5 immediate thoughts from the Kraken pre-season opener

Seattle Kraken v Colorado Avalanche - Game Five

DENVER, COLORADO - APRIL 26: Tye Kartye #52 of the Seattle Kraken makes his NHL debut against the Colorado Avalanche in the first period during Game Five of the First Round of the 2023 Stanley Cup Playoffs at Ball Arena on April 26, 2023 in Denver, Colorado. (Photo by Matthew Stockman/Getty Images)Foto: Matthew Stockman / Getty Images Sport / Getty Images

Hockey fans waited four months for this. The Seattle Kraken officially said goodbye to the summer and turned the page to a 2023-24 season, splitting a pre-season split-squad meeting with the Calgary Flames in a 5-3 victory at Scotiabank Saddledome, and dropping a 3-2 shootout loss at Climate Pledge Arena.

While there is no meaning in the scope of pre-season standings, the Kraken are officially underway with a five-game test drive of various parts of the roster – some parts rockstars, some parts supporting cast, and some parts hopefuls. 

Here are five immediate thoughts from the first night:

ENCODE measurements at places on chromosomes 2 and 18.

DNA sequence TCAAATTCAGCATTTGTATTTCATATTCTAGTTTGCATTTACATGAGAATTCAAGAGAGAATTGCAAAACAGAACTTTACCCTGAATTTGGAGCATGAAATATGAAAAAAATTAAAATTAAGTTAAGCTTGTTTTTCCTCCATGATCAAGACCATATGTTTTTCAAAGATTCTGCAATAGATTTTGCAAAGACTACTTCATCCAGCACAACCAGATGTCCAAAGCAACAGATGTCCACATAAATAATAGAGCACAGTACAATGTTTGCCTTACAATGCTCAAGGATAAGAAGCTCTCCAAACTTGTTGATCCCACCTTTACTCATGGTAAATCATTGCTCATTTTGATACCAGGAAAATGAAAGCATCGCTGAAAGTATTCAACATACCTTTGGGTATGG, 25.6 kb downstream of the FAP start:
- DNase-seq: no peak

5 – Jessica Campbell’s debut on the Kraken bench, simply fantastic. 

Monday night led to an opportunity for Jessica Campbell, becoming a part of a growing list of women in NHL coaching roles and continuing to add to her resume. 

As she became the first woman to join the coaching staff of a national team in the 2022 World Championship with Germany, Campbell later was named the first assistant coach hired with the Coachella Valley Firebirds two summers ago, also as the first woman to coach within a full-time role in the American Hockey League. On Monday night, she joined an NHL bench as the first woman serve in a coaching capacity for a Kraken game, following Kori Cheverie’s historic night behind the Pittsburgh Penguins bench one day later.